from Washington, D.C.
A meeting of scientists of various nationalities living in Brazil and the United States was the event that marked the celebration of FAPESP’s fiftieth anniversary, which will end in May 2012. In addition to studies on Brazil with a different view from that found in our country – probably due to the objectiveness that results from observation through foreign eyes – American researchers also explained why they seek partnerships with Brazilians: in fields such as bioenergy, tropical medicine and biodiversity, Brazil offers not only objects of study but also top-quality infrastructure and highly qualified researchers. A total of 45 speakers made it clear that international collaborations have always been – and will increasingly be – crucial for the progress of knowledge. FAPESP Week took place from October 24 to October 26 at Washington D.C.’s Wilson Center, a venue for meetings of scholars from all over the world. The Brazil Institute, founded in 2006 and headed by journalist Paulo Sotero, is part of the Wilson Center.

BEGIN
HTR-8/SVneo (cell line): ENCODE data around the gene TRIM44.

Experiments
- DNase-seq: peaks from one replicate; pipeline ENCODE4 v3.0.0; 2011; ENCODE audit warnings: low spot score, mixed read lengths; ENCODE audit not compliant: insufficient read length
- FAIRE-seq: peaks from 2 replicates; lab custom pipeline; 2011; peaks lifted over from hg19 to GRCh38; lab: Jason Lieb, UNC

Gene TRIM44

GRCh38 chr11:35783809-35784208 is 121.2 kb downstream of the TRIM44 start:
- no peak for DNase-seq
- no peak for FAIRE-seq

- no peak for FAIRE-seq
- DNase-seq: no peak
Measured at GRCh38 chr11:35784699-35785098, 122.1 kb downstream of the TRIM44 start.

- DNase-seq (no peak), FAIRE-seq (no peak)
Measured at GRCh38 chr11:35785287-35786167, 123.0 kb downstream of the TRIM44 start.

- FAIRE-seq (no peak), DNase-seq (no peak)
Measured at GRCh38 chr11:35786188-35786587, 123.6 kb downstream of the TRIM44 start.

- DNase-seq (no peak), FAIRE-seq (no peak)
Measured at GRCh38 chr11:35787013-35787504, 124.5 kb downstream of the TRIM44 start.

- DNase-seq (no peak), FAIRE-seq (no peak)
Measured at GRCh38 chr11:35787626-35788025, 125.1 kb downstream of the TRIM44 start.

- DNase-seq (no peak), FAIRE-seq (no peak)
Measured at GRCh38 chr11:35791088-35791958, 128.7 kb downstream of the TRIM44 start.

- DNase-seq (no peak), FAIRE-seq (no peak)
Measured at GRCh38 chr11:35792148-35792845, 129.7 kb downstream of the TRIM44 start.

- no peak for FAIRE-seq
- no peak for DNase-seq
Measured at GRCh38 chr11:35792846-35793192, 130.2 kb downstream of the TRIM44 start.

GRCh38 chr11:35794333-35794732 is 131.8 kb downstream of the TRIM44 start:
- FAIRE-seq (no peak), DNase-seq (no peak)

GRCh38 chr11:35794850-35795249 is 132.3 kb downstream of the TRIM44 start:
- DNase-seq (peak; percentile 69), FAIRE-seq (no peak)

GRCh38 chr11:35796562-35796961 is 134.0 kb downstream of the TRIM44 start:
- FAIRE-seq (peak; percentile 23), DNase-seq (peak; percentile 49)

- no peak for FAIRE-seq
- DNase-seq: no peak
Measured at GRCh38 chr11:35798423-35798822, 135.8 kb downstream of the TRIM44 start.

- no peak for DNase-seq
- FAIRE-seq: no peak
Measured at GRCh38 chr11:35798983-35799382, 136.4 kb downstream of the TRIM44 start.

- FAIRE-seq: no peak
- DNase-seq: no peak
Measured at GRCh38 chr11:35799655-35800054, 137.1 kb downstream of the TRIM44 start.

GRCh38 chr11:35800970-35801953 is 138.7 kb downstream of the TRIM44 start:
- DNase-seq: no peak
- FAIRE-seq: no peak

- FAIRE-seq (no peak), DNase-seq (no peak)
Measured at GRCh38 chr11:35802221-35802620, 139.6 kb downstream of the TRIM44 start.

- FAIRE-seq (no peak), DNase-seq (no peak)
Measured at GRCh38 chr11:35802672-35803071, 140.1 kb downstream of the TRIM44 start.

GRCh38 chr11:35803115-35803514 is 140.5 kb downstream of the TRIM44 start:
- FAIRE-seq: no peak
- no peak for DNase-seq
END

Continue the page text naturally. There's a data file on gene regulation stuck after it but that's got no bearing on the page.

This was perfect timing for the announcement made by Carlos Henrique de Brito Cruz, FAPESP’s scientific director. He divulged the creation of a program that will provide funding for foreign researchers, provided that they spend at least 12 weeks a year in Brazil in the course of three to five years, and maintain at least one post-doctoral student in the country as the head of a given project. He also announced a partnership with Embraer and Boeing to open a research center for studies on aviation biofuels. This center is to be established once a feasibility study – expected to take some 9 to 12 months – is concluded.
“ FAPESP was conceived thanks to the pioneering recognition of the importance of research and Brazil’s ability to respond to modernization,” said Celso Lafer, president of the Foundation, at the opening of the event. He emphasized that knowledge has an international scope and characteristic and that collaborations always bring fruitful results for both countries. “Internationalization has always been one of my concerns,” Lafer stated. A former Minister of Foreign Relations, Lafer does not take the credit for FAPESP’s internationalization-related focus: “The internationalization effort was already in place when I became the Foundation’s president. I merely helped encourage it.”